Reading question for YR2...

(51 Posts)
educator123 Fri 15-Mar-13 20:39:16

My dc has come to the end of the reading scheme and is now a 'free reader' which apparently means dc can choose from a selection of books to read (not from a reading scheme) is this normal at this stage?

I expected her to still be on a reading scheme with A specific format for a bit longer but still read books she has choose from the library etc.

BendyBusBuggy Fri 15-Mar-13 20:40:48

Normal, i think - it just means your dc is good at reading smile

educator123 Fri 15-Mar-13 20:45:59

This is where I'm a bit sceptical as I feel, at times that she struggles with reading!! Teacher assures me she is fine...but I'm not sure and I only have friends children to compare to (who are very bright and advanced readers) so I don't really know what the 'norm' is.

incywincyspideragain Fri 15-Mar-13 21:12:02

it means she's good at reading - not just reading the words but understanding the context and doing comprehension.
ds is yr 2 and still on staged books even though he is a 'free reader' at home because he needs to improve his comprehension and recall of the story at school - teacher called it 'barking at the text' if he can't do this on demand.
I think the aim is to get the majority of children free reading at school by the end of yr2 so she's slightly ahead I'd say smile

educator123 Fri 15-Mar-13 21:19:21

So is there any particular criteria a book should have to qualify as a 'free reader' book?
And in terms of levels why does the reading chest go up to white etc as I assume there are still reading scheme books for the final bands? I personal feel she prob still needs some books tailored for 'learning' to read as her reading is inconsistent.

educator123 Fri 15-Mar-13 21:19:56

Personally

simpson England Fri 15-Mar-13 21:45:53

In my DC school they become "free readers" after finishing lime level of ORT.

This happens at the start of yr3 (they don't like having free readers in KS1 -whole different story).

Has your DD finished lime level?

educator123 Fri 15-Mar-13 21:51:28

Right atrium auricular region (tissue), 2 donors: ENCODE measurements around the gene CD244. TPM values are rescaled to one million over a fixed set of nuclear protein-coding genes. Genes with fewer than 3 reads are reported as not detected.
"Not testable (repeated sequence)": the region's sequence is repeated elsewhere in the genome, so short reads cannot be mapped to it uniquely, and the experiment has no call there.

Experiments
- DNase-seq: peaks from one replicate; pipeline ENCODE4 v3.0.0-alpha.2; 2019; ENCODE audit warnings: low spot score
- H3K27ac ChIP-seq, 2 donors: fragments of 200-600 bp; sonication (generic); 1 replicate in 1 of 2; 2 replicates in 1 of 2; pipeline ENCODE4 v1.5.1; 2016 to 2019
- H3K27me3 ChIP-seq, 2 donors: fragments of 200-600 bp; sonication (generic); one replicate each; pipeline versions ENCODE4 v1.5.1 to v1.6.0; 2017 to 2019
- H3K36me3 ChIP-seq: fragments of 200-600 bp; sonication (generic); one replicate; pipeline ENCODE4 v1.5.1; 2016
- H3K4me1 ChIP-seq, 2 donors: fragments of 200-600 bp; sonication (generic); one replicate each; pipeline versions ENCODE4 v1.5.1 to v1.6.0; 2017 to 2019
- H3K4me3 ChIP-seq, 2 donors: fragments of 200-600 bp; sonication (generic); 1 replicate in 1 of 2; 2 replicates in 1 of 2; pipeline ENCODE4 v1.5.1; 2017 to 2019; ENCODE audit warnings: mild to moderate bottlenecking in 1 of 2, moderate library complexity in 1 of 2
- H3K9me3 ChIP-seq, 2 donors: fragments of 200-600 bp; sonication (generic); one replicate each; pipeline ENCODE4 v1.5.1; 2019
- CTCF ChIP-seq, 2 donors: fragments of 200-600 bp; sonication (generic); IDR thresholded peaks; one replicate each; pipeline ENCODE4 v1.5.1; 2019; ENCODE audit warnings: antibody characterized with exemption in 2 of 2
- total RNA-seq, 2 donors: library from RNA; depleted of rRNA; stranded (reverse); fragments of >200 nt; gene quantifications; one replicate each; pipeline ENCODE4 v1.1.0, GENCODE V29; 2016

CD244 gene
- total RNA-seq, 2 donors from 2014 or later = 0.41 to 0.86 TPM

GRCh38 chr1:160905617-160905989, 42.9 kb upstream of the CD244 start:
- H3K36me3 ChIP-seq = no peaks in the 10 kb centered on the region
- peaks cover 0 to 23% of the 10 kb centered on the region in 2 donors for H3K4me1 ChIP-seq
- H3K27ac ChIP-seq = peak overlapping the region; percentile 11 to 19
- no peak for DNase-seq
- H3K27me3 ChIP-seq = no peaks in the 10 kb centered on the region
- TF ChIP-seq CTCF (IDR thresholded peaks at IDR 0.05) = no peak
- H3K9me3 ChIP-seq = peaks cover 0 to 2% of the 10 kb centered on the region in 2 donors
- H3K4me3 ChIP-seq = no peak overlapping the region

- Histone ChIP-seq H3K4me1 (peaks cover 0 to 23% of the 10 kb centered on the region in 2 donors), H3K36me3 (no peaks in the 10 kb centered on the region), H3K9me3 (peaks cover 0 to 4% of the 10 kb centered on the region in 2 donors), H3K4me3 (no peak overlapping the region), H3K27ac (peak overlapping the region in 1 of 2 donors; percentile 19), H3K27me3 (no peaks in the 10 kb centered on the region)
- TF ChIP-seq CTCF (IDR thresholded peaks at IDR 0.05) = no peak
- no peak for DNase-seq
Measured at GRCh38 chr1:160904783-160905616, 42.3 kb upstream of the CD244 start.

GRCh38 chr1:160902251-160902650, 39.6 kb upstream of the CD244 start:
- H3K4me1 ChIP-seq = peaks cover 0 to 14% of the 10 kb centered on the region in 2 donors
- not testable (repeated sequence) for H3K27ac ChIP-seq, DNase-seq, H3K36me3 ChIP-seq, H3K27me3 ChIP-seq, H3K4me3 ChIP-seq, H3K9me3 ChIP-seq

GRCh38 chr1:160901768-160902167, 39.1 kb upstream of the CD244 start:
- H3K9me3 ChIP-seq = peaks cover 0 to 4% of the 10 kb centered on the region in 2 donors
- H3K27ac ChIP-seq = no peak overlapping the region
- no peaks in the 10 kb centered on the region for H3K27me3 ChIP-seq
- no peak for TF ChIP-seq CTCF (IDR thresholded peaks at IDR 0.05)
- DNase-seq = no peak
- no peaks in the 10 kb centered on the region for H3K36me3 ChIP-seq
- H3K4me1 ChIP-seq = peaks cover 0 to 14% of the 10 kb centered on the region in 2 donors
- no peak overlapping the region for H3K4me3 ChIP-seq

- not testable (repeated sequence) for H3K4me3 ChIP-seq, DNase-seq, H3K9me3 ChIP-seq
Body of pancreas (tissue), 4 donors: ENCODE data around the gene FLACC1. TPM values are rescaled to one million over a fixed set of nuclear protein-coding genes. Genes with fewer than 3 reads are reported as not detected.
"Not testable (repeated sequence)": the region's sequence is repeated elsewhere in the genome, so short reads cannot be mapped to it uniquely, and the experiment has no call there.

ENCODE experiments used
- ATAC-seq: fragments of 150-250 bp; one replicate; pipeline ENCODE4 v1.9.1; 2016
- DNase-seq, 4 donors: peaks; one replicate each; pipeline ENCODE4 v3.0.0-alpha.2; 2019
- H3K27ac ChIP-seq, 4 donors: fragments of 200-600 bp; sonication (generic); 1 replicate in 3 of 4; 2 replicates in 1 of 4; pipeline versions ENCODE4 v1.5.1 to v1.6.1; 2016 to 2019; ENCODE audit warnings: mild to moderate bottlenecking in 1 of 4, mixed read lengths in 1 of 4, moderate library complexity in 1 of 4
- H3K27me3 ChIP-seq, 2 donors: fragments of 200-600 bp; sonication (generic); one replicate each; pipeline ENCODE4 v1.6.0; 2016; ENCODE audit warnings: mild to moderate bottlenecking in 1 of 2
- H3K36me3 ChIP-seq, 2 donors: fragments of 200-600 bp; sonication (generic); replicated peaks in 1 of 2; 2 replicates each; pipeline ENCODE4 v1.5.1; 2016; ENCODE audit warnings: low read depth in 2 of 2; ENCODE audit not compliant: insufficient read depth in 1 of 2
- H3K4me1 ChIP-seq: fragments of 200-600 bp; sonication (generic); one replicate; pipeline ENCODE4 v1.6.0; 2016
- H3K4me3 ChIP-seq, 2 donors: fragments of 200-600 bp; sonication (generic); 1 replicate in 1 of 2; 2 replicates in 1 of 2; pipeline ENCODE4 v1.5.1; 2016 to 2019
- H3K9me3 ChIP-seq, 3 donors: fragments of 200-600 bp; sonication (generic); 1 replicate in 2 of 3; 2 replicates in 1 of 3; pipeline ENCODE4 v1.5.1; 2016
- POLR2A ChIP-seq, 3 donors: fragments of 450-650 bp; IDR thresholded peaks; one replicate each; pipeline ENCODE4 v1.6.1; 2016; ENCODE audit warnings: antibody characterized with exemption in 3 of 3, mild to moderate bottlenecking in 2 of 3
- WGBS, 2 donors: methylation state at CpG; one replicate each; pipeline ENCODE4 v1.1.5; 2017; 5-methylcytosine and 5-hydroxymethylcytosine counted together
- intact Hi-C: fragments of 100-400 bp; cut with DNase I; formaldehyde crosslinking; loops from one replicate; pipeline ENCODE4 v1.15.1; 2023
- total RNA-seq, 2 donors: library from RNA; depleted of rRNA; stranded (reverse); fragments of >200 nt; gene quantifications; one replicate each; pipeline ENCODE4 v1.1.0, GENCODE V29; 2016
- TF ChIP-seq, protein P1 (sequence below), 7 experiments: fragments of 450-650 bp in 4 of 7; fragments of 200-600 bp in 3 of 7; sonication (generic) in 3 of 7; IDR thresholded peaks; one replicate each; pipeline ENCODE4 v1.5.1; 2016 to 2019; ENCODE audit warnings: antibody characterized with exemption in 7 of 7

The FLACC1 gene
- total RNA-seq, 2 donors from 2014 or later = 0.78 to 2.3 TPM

The books she has read don't follow the same coloured levels as I've seen on the reading chest so I'm assuming what she has finished equates to what would be the last 'normal level' before becoming a free reader.
I did approach her teacher about possible options for a higher level reading scheme book but she said they wouldnt benefit her! Not convinced myself!!

simpson England Fri 15-Mar-13 21:55:37

Is it your DD that has the dreaded jolly phonics books?

educator123 Fri 15-Mar-13 21:57:01

That's the books she has finished...so don't worry I'm not complaining they are done with but think she could of maybe moved onto sometimes else rather then free reading!?

simpson England Fri 15-Mar-13 22:00:06

The last stage of JP books is the same as ORT stage 7 I think...so I would not have thought she would be ready for free reading yet (my opinion) but then my idea of free reading would to be able to read Roald Dahl etc....

Although it does depend on what books they are now giving her. Do they not have any scheme books after blue JP?

educator123 Fri 15-Mar-13 22:07:54

Think the info I found online said jp blue equated to turquoise reading band, don't know what level that is.

She is reading early readers I have bought, and has choosen some none fiction books from the school and they have quizzes at the end which she has answers correctly even though there were some words she needed help with.

educator123 Fri 15-Mar-13 22:08:47

Chosen!!

simpson England Fri 15-Mar-13 22:10:04

I guess each schools idea of a free reader is different and as long as the books she is getting (from school) are not too hard then it should be fine.

simpson England Fri 15-Mar-13 22:12:22

Yes turquoise is stage 7 IIRC....

DD has been put back onto JP (non fiction) and we had one about Henry Ford the other week (I wanted to slit my wrists listening to her read it grin).

educator123 Fri 15-Mar-13 22:13:23